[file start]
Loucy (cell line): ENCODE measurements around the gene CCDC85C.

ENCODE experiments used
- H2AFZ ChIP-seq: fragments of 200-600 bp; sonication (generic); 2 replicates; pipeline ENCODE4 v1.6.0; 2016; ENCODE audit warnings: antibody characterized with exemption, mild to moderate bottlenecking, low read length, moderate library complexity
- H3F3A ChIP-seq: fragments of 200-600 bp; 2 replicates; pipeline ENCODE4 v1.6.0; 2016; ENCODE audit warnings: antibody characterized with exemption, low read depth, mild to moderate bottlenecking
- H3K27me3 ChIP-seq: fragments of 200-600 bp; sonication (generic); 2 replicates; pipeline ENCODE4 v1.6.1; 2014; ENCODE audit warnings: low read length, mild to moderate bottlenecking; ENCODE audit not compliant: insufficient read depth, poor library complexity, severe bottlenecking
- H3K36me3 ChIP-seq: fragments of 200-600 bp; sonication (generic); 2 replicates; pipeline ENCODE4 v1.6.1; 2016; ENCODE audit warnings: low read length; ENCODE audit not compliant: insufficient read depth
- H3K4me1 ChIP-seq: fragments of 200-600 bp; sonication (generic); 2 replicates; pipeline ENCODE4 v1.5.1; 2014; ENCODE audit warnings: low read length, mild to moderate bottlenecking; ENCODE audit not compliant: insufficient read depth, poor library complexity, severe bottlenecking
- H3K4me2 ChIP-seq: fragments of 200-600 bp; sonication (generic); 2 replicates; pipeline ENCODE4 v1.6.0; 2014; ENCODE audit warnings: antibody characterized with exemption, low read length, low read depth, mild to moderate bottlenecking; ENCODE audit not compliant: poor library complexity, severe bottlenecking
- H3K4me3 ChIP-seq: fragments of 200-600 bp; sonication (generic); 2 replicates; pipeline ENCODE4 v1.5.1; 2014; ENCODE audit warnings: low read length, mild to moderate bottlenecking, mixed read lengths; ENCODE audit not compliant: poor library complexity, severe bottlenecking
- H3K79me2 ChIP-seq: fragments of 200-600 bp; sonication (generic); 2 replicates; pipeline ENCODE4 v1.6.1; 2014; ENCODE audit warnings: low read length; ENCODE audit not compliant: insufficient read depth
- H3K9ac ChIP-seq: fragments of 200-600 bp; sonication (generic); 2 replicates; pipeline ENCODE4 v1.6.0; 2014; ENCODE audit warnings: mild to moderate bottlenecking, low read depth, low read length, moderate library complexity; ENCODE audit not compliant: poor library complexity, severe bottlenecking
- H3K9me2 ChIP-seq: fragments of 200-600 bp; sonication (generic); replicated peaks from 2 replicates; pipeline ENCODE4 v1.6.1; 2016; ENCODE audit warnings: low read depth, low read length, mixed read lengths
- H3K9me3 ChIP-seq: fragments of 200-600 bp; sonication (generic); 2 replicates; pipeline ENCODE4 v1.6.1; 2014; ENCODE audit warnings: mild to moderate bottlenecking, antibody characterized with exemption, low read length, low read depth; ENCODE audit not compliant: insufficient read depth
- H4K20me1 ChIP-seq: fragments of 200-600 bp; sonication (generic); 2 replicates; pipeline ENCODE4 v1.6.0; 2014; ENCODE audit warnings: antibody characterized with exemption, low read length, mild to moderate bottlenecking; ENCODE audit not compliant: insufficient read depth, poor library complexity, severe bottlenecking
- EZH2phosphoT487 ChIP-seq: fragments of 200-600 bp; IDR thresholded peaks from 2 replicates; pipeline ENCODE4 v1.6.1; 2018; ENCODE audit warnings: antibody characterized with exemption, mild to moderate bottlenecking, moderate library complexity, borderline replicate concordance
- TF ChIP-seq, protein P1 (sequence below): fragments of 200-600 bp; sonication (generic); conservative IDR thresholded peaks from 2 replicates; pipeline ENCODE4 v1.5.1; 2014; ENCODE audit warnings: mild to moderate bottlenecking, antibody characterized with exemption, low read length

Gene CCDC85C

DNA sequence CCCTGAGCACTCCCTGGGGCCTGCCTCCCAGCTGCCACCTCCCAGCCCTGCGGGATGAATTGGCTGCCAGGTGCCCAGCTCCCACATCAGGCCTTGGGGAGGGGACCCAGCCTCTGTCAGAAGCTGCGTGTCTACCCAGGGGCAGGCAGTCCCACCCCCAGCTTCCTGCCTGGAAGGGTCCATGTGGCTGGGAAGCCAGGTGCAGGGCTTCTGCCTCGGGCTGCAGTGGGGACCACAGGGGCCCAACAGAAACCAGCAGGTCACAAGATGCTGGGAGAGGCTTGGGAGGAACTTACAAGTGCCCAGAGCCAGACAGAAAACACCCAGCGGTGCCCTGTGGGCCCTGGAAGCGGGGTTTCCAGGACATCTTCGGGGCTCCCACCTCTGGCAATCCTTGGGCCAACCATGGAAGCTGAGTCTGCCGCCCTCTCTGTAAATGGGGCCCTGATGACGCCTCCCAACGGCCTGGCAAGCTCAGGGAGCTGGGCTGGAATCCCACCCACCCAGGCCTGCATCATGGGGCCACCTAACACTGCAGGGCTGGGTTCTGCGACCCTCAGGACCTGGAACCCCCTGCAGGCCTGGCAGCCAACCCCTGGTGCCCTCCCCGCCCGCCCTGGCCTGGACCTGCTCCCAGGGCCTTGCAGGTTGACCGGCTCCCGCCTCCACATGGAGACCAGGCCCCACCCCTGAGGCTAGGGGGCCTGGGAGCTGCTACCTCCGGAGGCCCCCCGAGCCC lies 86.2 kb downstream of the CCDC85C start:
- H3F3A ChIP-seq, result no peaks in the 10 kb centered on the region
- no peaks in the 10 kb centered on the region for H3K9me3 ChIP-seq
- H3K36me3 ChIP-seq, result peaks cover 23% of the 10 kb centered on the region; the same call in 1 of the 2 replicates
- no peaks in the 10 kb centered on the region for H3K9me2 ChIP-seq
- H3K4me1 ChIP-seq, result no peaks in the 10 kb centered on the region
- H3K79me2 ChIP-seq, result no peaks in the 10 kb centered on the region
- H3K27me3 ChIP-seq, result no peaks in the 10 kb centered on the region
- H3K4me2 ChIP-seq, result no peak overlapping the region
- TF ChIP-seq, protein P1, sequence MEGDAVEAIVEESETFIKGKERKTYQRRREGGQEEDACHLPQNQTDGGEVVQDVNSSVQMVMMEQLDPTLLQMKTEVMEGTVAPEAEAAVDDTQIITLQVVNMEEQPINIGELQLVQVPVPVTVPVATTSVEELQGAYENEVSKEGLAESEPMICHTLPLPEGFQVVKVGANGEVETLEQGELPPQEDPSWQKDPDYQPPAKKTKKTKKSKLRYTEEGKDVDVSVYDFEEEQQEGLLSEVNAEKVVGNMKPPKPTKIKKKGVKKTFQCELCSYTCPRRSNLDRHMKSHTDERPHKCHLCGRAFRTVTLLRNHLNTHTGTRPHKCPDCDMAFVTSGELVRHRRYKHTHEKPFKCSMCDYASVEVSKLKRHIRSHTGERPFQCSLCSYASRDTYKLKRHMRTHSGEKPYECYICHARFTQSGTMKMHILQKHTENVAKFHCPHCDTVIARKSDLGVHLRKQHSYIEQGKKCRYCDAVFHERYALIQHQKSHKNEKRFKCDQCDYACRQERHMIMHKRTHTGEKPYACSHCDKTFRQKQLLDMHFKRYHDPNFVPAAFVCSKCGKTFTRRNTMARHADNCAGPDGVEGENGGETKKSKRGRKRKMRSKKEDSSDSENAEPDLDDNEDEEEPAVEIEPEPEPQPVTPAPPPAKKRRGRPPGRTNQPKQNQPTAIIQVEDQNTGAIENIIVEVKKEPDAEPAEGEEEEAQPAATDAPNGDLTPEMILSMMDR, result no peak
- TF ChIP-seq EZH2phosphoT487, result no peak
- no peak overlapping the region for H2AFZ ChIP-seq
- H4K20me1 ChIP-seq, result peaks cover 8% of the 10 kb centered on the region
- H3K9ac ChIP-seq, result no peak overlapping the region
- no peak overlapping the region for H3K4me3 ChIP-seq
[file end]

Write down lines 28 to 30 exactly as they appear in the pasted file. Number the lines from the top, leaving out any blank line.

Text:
- TF ChIP-seq EZH2phosphoT487, result no peak
- no peak overlapping the region for H2AFZ ChIP-seq
- H4K20me1 ChIP-seq, result peaks cover 8% of the 10 kb centered on the region